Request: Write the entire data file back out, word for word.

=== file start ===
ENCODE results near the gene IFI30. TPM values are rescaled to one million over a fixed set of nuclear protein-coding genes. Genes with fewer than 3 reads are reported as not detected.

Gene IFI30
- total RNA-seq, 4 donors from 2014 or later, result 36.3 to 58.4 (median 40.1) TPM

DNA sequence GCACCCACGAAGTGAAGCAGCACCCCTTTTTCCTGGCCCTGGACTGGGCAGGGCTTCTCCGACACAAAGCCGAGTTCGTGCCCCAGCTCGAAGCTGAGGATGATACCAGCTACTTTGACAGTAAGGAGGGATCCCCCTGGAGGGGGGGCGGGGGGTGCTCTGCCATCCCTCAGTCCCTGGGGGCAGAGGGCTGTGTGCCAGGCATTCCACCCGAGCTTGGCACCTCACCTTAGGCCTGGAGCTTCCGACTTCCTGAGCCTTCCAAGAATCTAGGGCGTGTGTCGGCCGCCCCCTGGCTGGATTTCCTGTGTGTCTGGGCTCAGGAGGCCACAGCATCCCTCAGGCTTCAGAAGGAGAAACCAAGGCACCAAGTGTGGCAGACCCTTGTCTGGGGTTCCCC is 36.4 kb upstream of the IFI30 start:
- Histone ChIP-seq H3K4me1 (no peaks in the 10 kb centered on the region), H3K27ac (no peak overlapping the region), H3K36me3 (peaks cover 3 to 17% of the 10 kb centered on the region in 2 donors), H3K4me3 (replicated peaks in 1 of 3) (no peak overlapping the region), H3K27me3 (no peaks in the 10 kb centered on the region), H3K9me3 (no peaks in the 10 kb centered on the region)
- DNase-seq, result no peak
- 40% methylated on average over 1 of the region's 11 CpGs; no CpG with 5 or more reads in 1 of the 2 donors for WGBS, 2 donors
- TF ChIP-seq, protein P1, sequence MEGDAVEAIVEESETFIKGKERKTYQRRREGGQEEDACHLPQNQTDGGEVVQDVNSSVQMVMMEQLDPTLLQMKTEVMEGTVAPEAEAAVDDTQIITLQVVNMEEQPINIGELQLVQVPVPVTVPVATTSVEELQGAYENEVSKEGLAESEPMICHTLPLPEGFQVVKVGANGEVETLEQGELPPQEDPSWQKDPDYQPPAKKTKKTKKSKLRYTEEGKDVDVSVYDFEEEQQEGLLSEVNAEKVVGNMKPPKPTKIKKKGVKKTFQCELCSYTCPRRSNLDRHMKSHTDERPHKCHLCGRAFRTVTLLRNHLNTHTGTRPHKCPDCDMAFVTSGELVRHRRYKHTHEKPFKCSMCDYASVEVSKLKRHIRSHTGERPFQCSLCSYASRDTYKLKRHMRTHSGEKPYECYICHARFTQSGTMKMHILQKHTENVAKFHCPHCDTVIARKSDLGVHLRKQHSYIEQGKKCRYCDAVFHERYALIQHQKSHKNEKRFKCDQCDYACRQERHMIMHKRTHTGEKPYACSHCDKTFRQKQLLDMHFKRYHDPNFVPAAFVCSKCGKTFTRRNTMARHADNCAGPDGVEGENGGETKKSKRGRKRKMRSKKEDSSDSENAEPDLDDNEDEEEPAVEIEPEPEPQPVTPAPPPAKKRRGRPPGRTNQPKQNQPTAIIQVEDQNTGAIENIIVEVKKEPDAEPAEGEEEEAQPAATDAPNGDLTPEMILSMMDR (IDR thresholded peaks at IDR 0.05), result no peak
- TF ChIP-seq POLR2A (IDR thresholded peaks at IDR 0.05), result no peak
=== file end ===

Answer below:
ENCODE results near the gene IFI30. TPM values are rescaled to one million over a fixed set of nuclear protein-coding genes. Genes with fewer than 3 reads are reported as not detected.

Gene IFI30
- total RNA-seq, 4 donors from 2014 or later, result 36.3 to 58.4 (median 40.1) TPM

DNA sequence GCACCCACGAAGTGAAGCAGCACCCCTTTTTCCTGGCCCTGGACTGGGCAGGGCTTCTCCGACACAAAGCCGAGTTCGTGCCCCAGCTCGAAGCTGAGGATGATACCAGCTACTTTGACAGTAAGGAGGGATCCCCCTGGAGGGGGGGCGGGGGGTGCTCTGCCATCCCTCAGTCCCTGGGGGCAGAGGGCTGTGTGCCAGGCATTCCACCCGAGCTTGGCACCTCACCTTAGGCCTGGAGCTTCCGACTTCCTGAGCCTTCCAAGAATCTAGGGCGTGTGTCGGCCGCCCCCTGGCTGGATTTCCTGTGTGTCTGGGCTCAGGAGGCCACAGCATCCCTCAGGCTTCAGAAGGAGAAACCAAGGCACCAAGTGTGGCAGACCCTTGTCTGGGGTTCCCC is 36.4 kb upstream of the IFI30 start:
- Histone ChIP-seq H3K4me1 (no peaks in the 10 kb centered on the region), H3K27ac (no peak overlapping the region), H3K36me3 (peaks cover 3 to 17% of the 10 kb centered on the region in 2 donors), H3K4me3 (replicated peaks in 1 of 3) (no peak overlapping the region), H3K27me3 (no peaks in the 10 kb centered on the region), H3K9me3 (no peaks in the 10 kb centered on the region)
- DNase-seq, result no peak
- 40% methylated on average over 1 of the region's 11 CpGs; no CpG with 5 or more reads in 1 of the 2 donors for WGBS, 2 donors
- TF ChIP-seq, protein P1, sequence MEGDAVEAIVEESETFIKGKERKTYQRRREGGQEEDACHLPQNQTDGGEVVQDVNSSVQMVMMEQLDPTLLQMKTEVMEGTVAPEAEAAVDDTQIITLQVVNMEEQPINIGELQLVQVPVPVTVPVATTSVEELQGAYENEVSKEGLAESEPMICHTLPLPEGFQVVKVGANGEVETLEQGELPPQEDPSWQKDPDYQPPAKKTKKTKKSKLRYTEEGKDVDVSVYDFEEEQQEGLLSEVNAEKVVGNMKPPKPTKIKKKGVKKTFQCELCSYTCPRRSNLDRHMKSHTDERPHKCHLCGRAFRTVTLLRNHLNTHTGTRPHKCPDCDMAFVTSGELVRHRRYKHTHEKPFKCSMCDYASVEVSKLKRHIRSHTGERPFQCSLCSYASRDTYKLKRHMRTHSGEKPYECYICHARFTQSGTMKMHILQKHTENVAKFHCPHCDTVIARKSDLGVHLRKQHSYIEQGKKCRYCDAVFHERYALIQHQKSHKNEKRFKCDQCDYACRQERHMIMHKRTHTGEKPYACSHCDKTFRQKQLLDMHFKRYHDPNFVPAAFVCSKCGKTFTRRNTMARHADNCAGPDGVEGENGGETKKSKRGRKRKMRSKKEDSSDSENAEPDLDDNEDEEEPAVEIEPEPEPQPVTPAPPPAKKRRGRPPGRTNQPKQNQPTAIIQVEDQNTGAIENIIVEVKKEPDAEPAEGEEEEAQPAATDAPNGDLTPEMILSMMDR (IDR thresholded peaks at IDR 0.05), result no peak
- TF ChIP-seq POLR2A (IDR thresholded peaks at IDR 0.05), result no peak